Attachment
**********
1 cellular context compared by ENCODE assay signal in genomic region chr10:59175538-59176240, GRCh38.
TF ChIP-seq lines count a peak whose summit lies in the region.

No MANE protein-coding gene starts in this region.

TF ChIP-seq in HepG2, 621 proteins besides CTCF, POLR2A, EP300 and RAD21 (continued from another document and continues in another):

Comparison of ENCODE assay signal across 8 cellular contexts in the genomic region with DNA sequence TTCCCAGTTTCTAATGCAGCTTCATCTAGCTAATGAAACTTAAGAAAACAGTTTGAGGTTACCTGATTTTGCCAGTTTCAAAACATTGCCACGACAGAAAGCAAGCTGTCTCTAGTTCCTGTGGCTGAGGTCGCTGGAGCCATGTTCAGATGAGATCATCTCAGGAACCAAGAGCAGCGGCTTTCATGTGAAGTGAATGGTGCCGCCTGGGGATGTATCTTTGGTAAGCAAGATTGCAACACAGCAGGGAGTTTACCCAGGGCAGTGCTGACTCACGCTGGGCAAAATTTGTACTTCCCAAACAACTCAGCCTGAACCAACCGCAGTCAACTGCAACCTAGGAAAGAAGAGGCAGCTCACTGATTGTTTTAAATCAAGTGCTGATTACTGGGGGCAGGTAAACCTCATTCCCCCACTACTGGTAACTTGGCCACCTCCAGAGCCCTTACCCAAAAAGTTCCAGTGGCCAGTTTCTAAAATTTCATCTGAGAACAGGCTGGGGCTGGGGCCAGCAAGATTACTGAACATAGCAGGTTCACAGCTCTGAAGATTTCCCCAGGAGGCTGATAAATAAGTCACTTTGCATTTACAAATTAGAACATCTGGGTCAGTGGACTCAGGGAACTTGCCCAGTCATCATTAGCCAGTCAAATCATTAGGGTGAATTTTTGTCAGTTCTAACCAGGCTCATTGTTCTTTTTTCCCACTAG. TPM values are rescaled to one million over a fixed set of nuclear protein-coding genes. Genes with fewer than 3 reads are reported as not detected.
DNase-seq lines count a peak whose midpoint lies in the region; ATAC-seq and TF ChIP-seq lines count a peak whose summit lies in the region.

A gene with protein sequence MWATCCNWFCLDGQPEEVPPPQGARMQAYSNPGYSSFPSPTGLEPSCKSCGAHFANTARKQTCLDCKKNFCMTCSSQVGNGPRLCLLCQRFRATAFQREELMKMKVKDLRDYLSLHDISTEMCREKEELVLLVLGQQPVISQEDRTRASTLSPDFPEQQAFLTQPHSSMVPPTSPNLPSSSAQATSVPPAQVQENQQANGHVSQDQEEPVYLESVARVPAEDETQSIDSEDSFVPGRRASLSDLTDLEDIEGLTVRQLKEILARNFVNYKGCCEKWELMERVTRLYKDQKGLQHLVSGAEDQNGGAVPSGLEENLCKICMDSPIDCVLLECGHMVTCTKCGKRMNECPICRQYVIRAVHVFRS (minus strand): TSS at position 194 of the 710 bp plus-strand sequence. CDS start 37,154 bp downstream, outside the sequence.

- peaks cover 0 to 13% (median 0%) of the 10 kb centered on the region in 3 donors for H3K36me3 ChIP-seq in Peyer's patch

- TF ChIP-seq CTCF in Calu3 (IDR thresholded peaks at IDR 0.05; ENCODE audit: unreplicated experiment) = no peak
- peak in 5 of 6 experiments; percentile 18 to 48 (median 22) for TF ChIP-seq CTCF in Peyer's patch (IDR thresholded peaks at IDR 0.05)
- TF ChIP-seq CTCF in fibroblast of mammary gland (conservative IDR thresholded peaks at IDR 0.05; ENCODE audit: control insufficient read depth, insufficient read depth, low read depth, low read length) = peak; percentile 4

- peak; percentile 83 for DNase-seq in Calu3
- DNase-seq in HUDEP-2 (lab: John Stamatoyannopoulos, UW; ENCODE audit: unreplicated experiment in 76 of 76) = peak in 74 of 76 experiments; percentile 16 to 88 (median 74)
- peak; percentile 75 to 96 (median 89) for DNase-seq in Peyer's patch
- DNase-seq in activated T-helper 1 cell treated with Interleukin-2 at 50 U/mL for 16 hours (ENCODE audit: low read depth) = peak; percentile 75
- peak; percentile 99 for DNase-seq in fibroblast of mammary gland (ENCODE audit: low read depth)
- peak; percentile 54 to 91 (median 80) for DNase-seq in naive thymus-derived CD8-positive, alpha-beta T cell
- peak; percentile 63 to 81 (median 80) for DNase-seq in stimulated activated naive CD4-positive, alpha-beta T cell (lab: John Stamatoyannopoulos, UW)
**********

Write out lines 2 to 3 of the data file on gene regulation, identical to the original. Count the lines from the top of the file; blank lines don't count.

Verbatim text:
TF ChIP-seq lines count a peak whose summit lies in the region.

No MANE protein-coding gene starts in this region.